The HeaderedContentControl is a new control added to the
Silverlight toolkit. The control provides a header and a footer that content
can be supplied to, whether static text or an individualized control makeup.
The control could appear like in Listing 6.
Listing 6: HeaderedControlControl
<HeaderedContentControl Header="My Header Text">
<Button Content="First" />
<Button Content="Second" />
<Button Content="Third" />
Here we have a headered control that has a static header
stating the "My Header Text" text. Silverlight (and likewise WPF)
support defining properties as children in this regard. While content is a
property of HeaderedContentControl and can be defined inline like the header,
adding complex content to a control (like child elements) requires defining the
content in this regard.
What appears is the My Header Text above the three buttons.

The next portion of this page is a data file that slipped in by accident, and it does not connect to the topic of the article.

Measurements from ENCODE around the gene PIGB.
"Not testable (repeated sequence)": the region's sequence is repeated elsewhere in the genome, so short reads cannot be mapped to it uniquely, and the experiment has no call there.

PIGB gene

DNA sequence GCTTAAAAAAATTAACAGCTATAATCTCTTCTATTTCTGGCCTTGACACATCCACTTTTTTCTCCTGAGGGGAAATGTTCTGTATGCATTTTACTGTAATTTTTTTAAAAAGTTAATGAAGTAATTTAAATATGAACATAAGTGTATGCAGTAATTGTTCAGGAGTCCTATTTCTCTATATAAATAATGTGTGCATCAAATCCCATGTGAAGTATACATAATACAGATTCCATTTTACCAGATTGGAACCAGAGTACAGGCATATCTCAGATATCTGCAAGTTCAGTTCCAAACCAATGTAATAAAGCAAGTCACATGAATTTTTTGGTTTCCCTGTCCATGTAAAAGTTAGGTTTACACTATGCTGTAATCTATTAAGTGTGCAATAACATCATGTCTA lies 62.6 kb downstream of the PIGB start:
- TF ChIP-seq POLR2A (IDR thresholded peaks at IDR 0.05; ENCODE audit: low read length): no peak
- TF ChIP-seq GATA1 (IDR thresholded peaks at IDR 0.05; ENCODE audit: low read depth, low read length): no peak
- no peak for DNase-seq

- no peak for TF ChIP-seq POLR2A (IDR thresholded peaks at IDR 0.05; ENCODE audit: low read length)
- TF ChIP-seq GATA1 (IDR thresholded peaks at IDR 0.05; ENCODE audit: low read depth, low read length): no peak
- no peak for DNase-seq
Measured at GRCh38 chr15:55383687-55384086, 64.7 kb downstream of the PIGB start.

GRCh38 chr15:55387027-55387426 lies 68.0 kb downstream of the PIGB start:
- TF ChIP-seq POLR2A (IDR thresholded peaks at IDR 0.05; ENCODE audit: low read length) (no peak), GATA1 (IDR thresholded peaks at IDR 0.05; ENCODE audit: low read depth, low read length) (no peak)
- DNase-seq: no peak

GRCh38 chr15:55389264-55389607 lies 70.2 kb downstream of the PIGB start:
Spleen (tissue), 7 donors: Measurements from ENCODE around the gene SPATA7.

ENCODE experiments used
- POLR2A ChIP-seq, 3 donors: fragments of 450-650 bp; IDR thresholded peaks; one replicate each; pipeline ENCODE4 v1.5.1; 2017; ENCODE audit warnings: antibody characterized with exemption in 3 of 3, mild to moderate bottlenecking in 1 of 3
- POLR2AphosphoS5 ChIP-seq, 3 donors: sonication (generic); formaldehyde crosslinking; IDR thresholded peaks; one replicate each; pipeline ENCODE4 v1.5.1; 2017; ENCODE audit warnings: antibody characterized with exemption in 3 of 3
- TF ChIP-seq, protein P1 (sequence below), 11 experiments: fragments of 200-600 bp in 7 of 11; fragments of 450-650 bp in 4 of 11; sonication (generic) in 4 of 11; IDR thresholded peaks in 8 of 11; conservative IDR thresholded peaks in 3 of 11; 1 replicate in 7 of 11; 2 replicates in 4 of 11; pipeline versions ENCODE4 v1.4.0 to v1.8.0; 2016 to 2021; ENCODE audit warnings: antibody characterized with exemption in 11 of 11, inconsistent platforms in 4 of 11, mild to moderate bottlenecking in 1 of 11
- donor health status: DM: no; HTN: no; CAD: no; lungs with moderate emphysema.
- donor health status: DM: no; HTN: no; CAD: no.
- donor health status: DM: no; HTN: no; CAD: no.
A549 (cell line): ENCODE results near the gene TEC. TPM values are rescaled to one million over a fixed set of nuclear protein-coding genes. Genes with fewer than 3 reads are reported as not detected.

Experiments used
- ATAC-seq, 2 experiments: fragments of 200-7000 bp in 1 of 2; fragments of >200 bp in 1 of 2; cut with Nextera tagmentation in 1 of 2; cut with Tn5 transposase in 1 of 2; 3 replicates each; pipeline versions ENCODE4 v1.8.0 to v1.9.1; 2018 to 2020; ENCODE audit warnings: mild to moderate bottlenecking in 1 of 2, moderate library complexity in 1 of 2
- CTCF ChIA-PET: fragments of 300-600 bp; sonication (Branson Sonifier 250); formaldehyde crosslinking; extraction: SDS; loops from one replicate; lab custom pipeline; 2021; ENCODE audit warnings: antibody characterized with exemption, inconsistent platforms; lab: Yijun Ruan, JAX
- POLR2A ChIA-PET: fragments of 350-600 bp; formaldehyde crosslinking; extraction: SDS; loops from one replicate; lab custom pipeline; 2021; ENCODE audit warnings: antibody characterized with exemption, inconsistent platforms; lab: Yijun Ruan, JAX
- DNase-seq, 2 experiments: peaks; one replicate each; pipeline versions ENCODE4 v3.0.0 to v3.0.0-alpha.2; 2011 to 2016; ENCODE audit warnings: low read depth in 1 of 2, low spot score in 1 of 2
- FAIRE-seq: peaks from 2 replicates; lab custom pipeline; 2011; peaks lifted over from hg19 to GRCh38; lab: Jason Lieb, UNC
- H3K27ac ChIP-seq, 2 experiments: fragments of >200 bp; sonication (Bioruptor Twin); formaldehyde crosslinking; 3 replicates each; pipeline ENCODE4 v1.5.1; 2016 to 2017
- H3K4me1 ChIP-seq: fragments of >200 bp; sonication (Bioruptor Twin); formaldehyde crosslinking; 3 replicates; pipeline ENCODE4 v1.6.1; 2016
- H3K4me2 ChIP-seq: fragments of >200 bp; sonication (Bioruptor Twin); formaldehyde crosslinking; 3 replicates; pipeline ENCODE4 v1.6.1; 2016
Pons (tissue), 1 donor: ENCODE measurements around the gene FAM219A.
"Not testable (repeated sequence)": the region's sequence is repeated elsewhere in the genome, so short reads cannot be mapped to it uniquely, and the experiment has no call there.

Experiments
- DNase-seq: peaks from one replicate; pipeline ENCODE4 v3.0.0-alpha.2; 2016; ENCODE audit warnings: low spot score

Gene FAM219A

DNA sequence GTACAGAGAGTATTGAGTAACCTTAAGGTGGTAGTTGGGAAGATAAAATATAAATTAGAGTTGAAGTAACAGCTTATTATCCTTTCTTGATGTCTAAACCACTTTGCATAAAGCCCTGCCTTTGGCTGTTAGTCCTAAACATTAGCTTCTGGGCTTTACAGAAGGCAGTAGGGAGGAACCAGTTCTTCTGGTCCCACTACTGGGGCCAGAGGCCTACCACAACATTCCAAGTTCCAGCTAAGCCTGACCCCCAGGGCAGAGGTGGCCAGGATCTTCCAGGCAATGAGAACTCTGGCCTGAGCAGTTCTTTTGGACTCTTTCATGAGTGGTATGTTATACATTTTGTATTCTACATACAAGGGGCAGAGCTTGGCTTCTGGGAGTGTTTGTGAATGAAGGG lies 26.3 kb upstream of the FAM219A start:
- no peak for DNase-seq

The buttons appear in a horizontal fashion, using this default setup.
Alternatively, using a StackPanel would have caused a vertical orientation
(unless the Orientation property was explicitly set to another value).
The HeaderedContentControl can supply any type of control
for the header or content regions. For instance, adding a textbox to the
header simply requires the header property in its template form and adding a
control to it in the form of:
Listing 7: Adding a Textbox to the Header
<TextBox Test="Text Entering Header" />
Now that we have a Textbox in the header, the user can enter
text and this text content can be submitted wherever it needs to go. This
control supplies a couple of options for supplying headers or content. First is
the Header and Content properties; it also supplies a HeaderTemplate and
ContentTemplate, useful for overriding the default templates of the control.
While the Header and Content properties supply the content, the template
overrides the entire template. Overriding the template may not have much of a
visible effect in this scenario, but it does in most controls that you'll use.
A custom template for a control uses a ControlTemplate object
to provide the interface that will override the default. If you override the
default template, you have to handle all of the interactions that control
performed. This isn't a daunting task for the HeaderedContentControl, but may
be for other controls like the Button control.